Not even the Olympic Athletes are immune from the Sochi Problems. Just ask those who have been skiing or snowboarding on Krasnaya Polyana this week. Though I doubt that travel insurance would cover gold medal expectations...We’re now a week into the XXIII Winter Olympic Games in Sochi, Russia. But overshadowing the events  are the stories surrounding the Olympic Village. Social media has helped us get in touch with the Olympic Games more and more every year. However, this year it has taken that access to a whole new level.

It all began when international journalists started arriving in Sochi ahead of the opening ceremonies. Unlike what the world was told leading up to the games, these correspondents shared a completely different look across their Twitter accounts. Everything from incomplete hotels to broken restrooms was put on display for the world to see. This was followed by the trials of bobsleder Johnny Quinn, who seems to have a penchant for getting stuck in the most random places. Next, a Canadian journalist got left a note informing him of the charges that come with placing personal effects on the second bed in his room. And this week, veteran NBC host Bob Costas was sidelined for the first time since 1998 as a result of a particularly bad eye infection. All of these combined make the non-expanding snowflake look like a minor hiccup.

So far, it’s been a tumultuous Olympic season. With only a week’s worth of competition under our belt, I’m a little hesitant to ask “what’s coming up next?”

While these games may be remembered for the rather humorous, behind-the-scenes look that we’ve been given through the lens of social media, more important is the lesson that every traveler can learn as a result of these games:

1. Research your accommodations before you book
Just because a hotel is marketed as a “five star resort” — that doesn’t necessarily mean it is. Before you make that non-refundable, pre-paid booking, make sure you do your research. There are many peer-review websites where guests post reviews after their stay, giving you a more objective idea of where and how accommodations rank. If you’re staying in an area with less established hotels or where reviews may not be as available, then your best bet may be sticking with the big name brand hotel chains, as opposed to the lower-priced accommodations that you know little about.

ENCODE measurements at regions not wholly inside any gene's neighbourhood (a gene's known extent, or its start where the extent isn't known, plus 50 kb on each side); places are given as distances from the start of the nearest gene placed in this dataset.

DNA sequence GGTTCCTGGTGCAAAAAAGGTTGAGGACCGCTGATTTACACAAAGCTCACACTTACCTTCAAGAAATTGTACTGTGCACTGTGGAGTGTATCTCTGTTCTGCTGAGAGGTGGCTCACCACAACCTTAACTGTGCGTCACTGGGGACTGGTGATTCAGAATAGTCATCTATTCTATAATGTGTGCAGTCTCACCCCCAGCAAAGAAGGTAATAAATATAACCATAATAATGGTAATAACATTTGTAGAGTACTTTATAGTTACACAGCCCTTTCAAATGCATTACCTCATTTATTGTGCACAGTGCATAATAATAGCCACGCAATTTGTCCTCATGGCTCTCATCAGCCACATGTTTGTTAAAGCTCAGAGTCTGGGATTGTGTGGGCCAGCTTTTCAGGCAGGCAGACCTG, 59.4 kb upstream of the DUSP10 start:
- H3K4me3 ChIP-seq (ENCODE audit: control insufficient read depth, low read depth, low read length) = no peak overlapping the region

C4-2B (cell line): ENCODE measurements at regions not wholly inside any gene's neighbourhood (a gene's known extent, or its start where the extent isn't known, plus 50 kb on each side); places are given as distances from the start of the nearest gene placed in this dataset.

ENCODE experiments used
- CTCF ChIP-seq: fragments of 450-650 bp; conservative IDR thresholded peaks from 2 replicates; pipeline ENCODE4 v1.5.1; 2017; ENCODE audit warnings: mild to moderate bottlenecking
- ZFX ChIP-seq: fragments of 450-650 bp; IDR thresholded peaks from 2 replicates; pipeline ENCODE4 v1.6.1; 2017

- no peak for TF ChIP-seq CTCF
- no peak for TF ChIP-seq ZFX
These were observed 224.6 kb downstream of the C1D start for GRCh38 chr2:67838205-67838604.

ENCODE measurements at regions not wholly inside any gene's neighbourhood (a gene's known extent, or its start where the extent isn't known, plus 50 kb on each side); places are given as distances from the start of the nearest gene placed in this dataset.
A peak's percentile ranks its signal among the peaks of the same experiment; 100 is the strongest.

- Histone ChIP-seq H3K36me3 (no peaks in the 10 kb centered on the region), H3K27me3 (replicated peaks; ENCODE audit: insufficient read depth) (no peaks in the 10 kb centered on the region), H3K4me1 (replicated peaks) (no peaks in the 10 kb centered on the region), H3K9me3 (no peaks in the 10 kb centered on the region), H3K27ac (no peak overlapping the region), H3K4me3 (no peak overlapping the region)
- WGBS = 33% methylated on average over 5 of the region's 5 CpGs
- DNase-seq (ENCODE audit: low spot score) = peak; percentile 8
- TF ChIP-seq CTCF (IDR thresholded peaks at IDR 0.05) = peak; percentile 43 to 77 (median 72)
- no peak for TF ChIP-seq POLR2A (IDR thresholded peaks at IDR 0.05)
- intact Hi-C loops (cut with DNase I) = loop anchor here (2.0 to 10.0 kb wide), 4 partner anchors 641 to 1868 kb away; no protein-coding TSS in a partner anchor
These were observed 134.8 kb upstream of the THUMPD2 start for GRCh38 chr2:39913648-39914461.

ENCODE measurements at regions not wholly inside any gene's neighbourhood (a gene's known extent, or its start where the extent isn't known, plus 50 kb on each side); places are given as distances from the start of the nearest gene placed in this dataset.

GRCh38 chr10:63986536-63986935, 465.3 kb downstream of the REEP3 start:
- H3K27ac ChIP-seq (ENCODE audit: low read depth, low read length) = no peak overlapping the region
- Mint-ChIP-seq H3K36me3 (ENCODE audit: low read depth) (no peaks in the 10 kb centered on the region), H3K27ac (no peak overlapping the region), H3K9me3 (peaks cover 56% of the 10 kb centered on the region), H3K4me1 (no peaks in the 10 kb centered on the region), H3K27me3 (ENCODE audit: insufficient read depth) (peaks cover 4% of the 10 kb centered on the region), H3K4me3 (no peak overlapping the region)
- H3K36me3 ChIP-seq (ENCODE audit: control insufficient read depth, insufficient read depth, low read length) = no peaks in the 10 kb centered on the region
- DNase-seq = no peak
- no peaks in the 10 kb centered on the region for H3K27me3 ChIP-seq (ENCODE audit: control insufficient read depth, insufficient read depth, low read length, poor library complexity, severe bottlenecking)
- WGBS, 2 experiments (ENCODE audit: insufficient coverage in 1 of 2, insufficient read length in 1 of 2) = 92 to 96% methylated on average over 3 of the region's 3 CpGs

2: Always have a backup plan for your travels
Even Olympians experience problems along the way. When making your plans for your travels, always have a backup plan in place for what you’ll do if “Plan A” doesn’t work out. Something I always do before I book my hotel is search the location I’m going to, and the area I’ll be surrounded by. This way, I can make better decisions on what I should see and do when I get to where I’m going, and have alternate plans available to me should I need them.

3: Travel insurance gets packed when traveling abroad
If you happen to get an eye infection while traveling in your native country, you would know what to do:
go to a doctor, get a prescription and rest until everything’s cleared up. But what would you do in a foreign country? Not all health insurance plans cover you while you’re outside your home country. Additionally, finding proper medical care may not be as easy as following road signs. By packing a travel medical plan in your suitcase, you may be able to detour around some of these problems if you get ill or injured during your travels.

What are the biggest lessons you’ve learned as a result of these Olympic Games? How will the lessons of these games affect how you prepare for travel? Let me know your thoughts in the comments below!


The slalom will be just one of the events that athletes from around the world will be competing in at the 23rd Winter Olympic Games in Sochi, Russa, starting this week. It's not my favorite sport, but I'll watch it none the less, and root for our American competitors none the less. I wonder if athletes purchase travel insurance as part of their equipment list...Citius. Altius. Fortius. Faster. Higher. Stronger.